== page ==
She kept her promise to her mother in 2003, when she clinched the French Open title for the first time. After her defeat of Kim Clijsters, she looked up to the sky and dedicated her victory to her mother's memory. 2003 was a golden year in Belgium's tennis history, with Clijsters and Henin ranked 1 and 2 in the world.
Justine Henin appealed to the common player as she is more slender and petite in size, but makes it up with her foot speed. A notable aspect in her game is her fluent single-handed backhand, which is a rarity among the women of today. John McEnroe says she is the player on the tour whom he most enjoys watching, and has compared her career to his in terms of her need to outsmart and outplay bigger and stronger opponents.
Martina Navratilova declared last year, 'Henin's offense is just phenomenal, it's sort of like we've got the female Federer or the guys have a male Justine Henin, because she is just head and shoulders above everyone else right now.'
When she shakes hands with Venus or Serena Williams, Davenport or Maria Sharapova after a match, it reminds me of the David-Goliath story. Here was a girl who was not physically gifted like the others, but compensated it with clear thinking, mental toughness and clinical precision on her ground strokes.
Justine may not have been the fastest server on the tour, but she surprisingly generated a lot of racquet head speed. Her fastest serve was recorded at 124 mph and at last year's US Open, she was on par with the average serve speed of Venus Williams, who is seven inches taller than her. Justine defeated Venus and Serena Williams en route to the final, where she made short work of Russian Svetlana Kuznetsova for her second US Open title. Her array of titles include two US Opens, four French Opens and one Australian Open, the Wimbledon being the only one not on her mantelpiece.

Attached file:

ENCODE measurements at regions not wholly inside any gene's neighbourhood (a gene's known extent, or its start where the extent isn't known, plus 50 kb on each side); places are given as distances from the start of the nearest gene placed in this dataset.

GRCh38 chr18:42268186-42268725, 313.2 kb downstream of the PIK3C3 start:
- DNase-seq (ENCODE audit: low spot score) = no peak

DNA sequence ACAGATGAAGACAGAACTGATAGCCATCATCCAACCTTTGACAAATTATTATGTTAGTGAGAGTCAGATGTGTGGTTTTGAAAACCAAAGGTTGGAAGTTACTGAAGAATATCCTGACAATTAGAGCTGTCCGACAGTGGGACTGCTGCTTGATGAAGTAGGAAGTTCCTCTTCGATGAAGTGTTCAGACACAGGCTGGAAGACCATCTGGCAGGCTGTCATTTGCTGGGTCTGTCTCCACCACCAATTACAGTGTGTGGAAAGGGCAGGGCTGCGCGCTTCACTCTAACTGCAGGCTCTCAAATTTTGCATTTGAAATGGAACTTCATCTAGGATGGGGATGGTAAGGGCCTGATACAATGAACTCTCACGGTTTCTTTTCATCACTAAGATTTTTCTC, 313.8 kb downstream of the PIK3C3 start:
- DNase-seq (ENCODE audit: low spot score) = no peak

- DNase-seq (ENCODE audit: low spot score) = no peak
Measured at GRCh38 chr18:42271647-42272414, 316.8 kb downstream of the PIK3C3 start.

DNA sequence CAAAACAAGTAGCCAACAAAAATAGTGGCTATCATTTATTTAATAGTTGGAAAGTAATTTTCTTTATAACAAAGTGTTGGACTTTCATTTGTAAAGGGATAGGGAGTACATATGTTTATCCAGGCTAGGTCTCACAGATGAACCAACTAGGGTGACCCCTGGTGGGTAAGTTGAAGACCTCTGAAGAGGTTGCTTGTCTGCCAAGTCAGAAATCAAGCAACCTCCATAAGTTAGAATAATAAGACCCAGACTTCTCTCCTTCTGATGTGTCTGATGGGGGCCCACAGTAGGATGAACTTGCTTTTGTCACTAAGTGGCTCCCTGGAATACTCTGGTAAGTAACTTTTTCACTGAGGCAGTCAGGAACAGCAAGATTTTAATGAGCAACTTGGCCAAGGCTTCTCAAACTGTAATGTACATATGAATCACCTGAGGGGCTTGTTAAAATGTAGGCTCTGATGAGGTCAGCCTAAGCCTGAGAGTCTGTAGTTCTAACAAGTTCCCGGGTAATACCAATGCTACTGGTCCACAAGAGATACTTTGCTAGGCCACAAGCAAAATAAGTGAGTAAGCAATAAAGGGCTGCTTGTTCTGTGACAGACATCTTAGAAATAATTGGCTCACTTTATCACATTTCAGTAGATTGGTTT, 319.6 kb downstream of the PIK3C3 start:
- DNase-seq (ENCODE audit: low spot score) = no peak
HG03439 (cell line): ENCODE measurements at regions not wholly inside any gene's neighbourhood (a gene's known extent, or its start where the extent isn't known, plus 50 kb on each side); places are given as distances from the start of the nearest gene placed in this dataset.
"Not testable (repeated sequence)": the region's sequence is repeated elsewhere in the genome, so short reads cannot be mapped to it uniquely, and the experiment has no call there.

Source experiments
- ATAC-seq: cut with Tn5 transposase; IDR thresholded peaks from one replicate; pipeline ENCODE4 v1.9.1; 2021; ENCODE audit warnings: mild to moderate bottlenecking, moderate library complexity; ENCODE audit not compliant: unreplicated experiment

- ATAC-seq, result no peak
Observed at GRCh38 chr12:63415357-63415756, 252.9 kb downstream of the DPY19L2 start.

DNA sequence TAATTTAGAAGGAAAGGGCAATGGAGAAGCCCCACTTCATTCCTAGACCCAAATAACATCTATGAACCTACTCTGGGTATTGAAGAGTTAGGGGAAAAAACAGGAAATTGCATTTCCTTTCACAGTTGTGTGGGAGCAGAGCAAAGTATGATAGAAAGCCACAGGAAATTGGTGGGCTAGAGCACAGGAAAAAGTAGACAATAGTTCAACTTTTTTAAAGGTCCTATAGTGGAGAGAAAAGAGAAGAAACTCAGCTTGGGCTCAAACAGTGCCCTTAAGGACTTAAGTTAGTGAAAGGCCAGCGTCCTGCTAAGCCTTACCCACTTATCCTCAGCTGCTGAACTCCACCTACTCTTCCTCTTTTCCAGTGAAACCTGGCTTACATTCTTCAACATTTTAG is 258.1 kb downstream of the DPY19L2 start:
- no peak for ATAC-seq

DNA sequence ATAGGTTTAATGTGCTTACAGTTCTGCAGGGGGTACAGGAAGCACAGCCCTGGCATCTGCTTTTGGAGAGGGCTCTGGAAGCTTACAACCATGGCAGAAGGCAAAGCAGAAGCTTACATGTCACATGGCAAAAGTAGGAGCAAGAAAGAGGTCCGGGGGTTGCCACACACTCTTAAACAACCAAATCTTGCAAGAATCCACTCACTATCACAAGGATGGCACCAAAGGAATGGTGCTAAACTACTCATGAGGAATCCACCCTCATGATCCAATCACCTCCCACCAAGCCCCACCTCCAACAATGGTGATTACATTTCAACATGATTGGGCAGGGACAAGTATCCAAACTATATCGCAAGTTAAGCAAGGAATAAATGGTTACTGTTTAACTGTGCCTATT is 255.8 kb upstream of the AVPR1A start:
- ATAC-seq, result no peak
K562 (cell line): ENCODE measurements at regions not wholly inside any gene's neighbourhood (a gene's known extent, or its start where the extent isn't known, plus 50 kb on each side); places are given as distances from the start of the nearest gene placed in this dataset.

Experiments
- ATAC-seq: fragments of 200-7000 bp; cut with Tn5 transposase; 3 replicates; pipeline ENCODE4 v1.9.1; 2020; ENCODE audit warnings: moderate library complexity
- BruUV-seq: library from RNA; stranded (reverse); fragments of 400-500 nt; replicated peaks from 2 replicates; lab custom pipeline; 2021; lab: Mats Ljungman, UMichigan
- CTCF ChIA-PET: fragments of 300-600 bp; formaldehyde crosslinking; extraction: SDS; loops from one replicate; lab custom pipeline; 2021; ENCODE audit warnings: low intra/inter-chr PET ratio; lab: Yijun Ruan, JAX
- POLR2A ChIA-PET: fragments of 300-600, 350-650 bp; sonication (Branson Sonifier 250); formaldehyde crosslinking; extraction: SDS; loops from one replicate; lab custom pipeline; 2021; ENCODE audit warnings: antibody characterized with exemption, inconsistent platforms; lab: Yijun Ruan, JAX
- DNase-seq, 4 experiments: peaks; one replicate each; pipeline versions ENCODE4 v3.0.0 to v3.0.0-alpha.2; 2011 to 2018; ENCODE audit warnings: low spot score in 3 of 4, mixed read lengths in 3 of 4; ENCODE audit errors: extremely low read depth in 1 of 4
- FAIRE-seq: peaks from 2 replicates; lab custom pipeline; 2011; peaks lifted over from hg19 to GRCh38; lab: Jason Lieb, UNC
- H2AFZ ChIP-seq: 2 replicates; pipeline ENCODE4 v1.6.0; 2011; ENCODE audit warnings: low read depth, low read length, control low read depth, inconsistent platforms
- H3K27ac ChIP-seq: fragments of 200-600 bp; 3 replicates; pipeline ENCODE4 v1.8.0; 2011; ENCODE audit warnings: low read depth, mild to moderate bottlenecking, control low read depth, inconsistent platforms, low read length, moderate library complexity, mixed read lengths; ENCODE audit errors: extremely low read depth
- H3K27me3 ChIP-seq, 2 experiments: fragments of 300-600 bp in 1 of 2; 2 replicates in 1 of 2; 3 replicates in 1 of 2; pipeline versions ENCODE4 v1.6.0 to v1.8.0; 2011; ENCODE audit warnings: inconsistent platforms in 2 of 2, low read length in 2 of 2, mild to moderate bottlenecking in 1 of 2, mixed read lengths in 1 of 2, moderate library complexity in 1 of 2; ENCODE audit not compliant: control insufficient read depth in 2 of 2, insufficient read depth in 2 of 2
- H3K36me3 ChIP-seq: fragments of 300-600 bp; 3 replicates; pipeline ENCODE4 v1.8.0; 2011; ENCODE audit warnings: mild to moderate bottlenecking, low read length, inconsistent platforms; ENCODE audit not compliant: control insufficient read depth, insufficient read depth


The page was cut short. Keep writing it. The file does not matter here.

Her work ethics are legendary. Tennis was her life since 1995. While striving for excellence, she is known to have pushed herself to the maximum on a daily basis. So it is only natural that she may be feeling burnt out. She has also had her share of injuries, starting with hamstring pulls and kneecap fractures.
Justine had to grow up quickly even on the personal front. She was quoted as saying 'Sometimes I think I might be the oldest 24-year-old in the world.' Having lost her mother, she was separated from her father and immediate family due to many reasons, one of them being her boyfriend Pierre Yves Hardenne, a local tennis pro. Justine married Hardenne in 2002, but the marriage only lasted four years. She finally made peace with her brother, whom she had not met in years, after a car accident almost cost him his life. Her estranged siblings were finally seen in her box at Roland Garros last year.
For an athlete of her stature, the toughest aspect is to let go of something that she has practically lived for. Will she miss the thrill of waiting to walk on to a packed stadium, or is she done with it all? It depends on Justine finding other aspects in life that she is passionate and motivated about on a daily basis. And if she cannot find such alternative outlets for her passion and energy, we may not have seen the last of her on the tennis court.
Photographs: Getty Images